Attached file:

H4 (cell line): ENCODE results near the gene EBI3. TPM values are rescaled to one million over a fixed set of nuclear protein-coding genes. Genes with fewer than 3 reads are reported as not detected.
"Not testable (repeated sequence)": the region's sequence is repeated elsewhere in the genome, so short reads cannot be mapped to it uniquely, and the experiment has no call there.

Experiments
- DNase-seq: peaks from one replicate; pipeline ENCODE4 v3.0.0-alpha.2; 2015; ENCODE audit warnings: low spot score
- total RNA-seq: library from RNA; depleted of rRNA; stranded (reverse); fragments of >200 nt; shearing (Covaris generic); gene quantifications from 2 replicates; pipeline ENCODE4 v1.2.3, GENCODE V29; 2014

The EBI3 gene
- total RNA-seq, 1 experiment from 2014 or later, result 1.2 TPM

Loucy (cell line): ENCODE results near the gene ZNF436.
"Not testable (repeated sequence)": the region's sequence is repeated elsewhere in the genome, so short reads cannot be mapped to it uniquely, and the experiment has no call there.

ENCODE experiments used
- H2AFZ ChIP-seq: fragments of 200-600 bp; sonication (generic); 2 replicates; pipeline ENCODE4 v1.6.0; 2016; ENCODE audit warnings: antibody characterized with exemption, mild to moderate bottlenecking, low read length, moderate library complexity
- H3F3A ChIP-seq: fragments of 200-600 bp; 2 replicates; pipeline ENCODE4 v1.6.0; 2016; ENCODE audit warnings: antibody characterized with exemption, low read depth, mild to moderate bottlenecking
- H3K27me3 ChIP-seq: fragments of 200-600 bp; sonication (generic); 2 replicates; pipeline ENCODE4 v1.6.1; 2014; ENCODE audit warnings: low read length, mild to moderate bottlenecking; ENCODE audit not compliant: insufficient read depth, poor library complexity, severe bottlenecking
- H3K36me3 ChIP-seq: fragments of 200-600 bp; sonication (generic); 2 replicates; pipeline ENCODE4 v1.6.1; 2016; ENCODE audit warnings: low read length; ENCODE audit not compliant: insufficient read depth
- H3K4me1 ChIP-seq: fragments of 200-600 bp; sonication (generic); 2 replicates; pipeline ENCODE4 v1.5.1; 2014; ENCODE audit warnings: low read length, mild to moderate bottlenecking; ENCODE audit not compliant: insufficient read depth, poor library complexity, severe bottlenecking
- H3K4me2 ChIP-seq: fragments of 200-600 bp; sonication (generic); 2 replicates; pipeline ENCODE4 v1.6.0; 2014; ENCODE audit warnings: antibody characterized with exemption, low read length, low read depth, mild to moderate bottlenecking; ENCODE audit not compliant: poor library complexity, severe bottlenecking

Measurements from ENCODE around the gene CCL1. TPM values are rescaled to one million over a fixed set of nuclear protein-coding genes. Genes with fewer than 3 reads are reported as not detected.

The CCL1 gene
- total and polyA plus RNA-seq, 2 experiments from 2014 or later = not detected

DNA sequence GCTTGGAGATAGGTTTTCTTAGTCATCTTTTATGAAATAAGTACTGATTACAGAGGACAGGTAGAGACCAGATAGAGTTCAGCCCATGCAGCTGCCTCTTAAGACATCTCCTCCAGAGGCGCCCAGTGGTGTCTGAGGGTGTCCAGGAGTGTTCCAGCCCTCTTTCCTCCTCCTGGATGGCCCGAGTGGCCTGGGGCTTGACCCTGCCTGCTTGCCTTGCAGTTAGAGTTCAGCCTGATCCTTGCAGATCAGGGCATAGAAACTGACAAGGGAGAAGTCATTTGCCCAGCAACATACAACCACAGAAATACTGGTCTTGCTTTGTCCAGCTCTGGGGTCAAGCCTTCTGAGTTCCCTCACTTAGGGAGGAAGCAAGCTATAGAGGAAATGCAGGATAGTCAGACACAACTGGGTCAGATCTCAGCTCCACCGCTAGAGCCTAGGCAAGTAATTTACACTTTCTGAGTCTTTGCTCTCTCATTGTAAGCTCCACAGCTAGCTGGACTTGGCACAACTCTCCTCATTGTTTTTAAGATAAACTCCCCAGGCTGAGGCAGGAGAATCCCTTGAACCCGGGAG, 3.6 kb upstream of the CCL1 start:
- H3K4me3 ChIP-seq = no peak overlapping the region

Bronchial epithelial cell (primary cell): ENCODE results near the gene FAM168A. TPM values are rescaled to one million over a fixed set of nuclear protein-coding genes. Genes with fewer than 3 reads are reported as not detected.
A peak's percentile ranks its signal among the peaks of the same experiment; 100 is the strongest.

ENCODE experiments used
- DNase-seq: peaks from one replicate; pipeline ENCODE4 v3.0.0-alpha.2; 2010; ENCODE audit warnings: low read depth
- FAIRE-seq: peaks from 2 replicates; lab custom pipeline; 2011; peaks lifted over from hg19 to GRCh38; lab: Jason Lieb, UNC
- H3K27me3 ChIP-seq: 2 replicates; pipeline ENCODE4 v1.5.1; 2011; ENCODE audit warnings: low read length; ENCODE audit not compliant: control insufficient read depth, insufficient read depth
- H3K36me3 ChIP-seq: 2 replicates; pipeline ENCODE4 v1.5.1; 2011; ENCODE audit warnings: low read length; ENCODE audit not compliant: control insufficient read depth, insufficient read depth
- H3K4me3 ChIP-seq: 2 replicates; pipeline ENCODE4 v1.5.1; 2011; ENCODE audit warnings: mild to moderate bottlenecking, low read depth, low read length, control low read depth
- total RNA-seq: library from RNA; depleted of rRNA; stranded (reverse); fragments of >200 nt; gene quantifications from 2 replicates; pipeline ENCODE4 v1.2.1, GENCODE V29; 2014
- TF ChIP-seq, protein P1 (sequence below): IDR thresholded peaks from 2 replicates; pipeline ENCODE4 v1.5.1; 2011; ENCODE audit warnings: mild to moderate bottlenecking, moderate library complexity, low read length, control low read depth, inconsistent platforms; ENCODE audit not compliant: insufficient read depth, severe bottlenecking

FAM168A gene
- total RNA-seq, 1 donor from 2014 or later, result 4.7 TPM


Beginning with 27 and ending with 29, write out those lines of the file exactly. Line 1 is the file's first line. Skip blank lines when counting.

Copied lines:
- H3K27me3 ChIP-seq: 2 replicates; pipeline ENCODE4 v1.5.1; 2011; ENCODE audit warnings: low read length; ENCODE audit not compliant: control insufficient read depth, insufficient read depth
- H3K36me3 ChIP-seq: 2 replicates; pipeline ENCODE4 v1.5.1; 2011; ENCODE audit warnings: low read length; ENCODE audit not compliant: control insufficient read depth, insufficient read depth
- H3K4me3 ChIP-seq: 2 replicates; pipeline ENCODE4 v1.5.1; 2011; ENCODE audit warnings: mild to moderate bottlenecking, low read depth, low read length, control low read depth